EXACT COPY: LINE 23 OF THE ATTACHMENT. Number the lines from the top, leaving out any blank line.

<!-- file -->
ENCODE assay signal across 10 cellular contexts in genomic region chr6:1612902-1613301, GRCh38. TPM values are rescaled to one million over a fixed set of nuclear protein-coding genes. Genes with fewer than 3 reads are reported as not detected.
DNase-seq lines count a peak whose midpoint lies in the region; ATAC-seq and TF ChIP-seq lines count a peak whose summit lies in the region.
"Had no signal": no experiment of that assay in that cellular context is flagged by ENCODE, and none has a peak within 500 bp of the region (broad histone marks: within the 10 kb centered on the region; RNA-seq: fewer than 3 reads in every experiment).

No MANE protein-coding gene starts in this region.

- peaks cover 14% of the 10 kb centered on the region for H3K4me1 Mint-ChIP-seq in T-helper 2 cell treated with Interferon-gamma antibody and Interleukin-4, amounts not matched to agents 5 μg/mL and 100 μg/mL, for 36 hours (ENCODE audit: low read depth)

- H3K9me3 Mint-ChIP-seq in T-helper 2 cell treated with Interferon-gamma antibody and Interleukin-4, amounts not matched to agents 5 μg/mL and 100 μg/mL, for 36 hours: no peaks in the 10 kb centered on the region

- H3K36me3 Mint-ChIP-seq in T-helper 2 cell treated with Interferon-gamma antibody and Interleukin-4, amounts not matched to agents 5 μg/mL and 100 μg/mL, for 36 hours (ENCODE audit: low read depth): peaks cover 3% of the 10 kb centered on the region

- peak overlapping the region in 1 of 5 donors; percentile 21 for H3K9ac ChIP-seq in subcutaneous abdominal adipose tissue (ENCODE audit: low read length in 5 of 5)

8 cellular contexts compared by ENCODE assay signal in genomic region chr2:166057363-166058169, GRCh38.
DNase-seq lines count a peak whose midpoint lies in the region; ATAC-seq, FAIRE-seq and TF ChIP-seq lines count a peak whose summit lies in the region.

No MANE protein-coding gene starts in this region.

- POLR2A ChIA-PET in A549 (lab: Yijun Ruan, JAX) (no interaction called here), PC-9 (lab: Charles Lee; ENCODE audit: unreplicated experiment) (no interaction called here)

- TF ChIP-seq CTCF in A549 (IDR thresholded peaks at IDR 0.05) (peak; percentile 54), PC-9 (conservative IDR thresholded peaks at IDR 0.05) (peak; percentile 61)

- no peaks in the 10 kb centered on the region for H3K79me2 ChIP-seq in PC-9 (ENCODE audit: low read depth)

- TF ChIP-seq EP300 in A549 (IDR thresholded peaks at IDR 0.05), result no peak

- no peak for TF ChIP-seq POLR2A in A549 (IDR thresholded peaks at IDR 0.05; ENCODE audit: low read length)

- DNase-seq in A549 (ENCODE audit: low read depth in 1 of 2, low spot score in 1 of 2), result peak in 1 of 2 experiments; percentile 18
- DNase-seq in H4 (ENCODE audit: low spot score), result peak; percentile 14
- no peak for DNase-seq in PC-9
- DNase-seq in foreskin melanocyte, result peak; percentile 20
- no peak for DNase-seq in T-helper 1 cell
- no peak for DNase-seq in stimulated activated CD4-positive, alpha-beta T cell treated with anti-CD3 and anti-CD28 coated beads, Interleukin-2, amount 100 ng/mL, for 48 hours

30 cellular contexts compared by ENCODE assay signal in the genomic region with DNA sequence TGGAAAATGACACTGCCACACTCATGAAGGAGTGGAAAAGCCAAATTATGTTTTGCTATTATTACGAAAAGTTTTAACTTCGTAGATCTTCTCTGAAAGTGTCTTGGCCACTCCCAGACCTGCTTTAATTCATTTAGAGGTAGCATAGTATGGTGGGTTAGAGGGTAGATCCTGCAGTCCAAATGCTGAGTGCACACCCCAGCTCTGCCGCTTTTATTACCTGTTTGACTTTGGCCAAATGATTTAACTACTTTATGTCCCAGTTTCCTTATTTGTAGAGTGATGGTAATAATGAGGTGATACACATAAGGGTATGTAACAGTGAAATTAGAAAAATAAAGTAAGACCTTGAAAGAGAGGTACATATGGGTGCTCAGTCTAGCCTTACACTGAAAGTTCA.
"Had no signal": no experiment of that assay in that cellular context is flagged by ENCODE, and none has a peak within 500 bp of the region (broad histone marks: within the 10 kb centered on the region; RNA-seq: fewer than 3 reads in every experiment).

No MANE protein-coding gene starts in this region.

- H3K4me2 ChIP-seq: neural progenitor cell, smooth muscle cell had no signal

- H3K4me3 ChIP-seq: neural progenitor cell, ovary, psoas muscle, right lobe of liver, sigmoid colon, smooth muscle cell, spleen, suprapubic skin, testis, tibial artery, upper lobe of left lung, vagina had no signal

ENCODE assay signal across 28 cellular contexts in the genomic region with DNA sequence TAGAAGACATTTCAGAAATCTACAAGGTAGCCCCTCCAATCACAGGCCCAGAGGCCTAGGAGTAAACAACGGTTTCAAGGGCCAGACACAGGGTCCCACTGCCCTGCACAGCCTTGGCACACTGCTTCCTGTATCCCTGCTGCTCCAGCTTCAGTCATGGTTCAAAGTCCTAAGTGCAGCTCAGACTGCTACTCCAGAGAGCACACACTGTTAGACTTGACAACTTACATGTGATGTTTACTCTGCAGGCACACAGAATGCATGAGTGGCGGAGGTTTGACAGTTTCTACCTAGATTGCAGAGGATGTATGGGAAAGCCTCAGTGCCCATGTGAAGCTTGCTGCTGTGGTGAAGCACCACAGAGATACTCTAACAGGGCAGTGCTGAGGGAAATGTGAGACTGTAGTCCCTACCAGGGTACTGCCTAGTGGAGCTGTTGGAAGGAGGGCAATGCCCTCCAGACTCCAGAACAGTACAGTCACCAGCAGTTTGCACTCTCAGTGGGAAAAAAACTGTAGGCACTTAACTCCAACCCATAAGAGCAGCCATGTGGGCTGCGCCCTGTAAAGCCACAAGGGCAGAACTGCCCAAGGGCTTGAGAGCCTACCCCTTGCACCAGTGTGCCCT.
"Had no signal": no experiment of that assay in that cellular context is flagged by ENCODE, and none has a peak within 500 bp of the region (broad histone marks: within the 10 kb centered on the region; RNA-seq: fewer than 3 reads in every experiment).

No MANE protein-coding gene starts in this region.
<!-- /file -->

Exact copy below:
30 cellular contexts compared by ENCODE assay signal in the genomic region with DNA sequence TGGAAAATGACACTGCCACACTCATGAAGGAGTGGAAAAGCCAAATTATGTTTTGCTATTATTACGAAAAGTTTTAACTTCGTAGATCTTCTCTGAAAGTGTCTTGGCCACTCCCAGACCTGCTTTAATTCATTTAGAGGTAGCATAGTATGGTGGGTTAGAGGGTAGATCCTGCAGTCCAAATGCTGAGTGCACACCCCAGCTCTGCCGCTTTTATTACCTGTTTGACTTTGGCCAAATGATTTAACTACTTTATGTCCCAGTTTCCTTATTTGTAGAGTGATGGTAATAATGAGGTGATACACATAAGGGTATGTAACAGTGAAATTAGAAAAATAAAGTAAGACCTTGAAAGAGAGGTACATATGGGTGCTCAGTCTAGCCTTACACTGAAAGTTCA.